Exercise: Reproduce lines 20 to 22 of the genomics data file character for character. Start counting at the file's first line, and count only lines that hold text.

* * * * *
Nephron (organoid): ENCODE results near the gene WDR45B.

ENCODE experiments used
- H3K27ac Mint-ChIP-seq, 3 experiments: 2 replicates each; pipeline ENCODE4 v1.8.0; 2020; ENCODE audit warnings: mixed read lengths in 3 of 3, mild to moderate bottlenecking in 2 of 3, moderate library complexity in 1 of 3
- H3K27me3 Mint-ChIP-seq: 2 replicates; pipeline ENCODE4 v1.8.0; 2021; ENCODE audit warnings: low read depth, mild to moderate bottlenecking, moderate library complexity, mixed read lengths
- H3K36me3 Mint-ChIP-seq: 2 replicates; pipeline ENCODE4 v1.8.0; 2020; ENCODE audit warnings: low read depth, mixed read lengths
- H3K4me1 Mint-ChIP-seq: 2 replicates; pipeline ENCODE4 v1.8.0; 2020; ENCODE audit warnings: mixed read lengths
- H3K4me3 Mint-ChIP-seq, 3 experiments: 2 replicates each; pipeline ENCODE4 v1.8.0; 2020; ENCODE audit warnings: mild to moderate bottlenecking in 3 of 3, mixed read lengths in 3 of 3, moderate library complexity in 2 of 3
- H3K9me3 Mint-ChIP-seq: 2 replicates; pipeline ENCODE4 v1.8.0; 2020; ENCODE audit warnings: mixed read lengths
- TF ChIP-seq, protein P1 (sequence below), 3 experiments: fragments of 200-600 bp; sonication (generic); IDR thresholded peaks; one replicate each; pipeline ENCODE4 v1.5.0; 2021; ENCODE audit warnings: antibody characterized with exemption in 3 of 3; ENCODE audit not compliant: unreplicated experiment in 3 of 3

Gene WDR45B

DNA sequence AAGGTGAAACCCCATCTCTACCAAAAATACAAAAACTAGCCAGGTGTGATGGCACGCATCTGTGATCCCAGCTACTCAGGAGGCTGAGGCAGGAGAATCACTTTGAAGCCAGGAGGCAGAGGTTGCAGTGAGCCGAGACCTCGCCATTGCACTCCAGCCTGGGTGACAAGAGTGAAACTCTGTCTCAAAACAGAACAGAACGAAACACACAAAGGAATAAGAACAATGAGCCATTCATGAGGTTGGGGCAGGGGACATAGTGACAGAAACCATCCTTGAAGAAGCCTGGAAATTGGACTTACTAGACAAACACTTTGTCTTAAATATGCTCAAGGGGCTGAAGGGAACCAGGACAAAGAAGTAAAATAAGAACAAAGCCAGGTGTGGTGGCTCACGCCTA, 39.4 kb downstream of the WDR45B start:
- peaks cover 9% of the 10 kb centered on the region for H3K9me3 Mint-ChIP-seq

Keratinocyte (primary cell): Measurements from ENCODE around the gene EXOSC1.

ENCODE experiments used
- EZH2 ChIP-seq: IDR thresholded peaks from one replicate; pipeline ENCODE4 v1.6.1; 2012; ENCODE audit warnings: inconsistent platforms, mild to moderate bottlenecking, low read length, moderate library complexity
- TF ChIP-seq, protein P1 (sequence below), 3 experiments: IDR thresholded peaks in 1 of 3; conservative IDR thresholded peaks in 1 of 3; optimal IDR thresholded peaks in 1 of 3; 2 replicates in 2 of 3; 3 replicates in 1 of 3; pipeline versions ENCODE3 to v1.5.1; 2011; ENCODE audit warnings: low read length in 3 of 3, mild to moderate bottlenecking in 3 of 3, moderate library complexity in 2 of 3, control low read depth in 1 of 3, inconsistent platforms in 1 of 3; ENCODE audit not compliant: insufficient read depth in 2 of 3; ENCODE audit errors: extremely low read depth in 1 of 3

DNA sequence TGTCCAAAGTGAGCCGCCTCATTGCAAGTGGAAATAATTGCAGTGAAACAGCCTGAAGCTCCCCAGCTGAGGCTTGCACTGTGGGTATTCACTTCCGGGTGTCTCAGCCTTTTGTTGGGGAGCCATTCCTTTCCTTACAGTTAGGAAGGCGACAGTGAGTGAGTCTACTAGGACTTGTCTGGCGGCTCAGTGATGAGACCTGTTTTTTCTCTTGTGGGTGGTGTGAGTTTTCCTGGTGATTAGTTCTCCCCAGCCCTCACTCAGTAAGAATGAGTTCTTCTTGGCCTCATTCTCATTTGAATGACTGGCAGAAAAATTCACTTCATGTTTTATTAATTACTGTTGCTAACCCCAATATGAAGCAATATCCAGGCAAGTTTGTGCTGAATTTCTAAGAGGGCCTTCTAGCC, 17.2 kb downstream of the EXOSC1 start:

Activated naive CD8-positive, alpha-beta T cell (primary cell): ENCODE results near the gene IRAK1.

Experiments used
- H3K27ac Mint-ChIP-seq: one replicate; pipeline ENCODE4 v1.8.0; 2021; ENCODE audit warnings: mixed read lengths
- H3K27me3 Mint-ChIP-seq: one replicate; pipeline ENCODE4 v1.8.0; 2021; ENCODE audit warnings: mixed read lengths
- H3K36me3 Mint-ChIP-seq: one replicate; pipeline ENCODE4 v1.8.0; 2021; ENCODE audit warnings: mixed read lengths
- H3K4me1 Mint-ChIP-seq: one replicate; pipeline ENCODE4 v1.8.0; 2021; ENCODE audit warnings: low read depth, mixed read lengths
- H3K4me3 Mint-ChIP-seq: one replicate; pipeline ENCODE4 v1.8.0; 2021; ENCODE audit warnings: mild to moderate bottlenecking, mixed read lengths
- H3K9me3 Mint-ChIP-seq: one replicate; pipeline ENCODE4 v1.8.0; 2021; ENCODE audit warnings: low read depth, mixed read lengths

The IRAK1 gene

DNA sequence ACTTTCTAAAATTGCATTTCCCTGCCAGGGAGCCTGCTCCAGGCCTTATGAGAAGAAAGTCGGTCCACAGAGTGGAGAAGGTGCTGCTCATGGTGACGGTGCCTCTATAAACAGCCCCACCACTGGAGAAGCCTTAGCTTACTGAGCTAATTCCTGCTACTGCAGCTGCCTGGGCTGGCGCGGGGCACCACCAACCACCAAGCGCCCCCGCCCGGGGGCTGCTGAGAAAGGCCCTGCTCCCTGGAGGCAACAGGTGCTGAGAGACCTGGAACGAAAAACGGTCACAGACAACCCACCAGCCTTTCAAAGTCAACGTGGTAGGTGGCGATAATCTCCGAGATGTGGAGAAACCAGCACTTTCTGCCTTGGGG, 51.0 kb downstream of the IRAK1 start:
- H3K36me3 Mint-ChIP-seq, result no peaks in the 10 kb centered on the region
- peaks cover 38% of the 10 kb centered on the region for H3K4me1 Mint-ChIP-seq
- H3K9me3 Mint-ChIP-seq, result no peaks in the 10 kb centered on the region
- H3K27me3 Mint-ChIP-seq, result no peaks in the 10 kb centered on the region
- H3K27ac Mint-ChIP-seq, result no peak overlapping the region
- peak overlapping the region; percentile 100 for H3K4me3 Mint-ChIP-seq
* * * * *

- H3K27ac Mint-ChIP-seq: one replicate; pipeline ENCODE4 v1.8.0; 2021; ENCODE audit warnings: mixed read lengths
- H3K27me3 Mint-ChIP-seq: one replicate; pipeline ENCODE4 v1.8.0; 2021; ENCODE audit warnings: mixed read lengths
- H3K36me3 Mint-ChIP-seq: one replicate; pipeline ENCODE4 v1.8.0; 2021; ENCODE audit warnings: mixed read lengths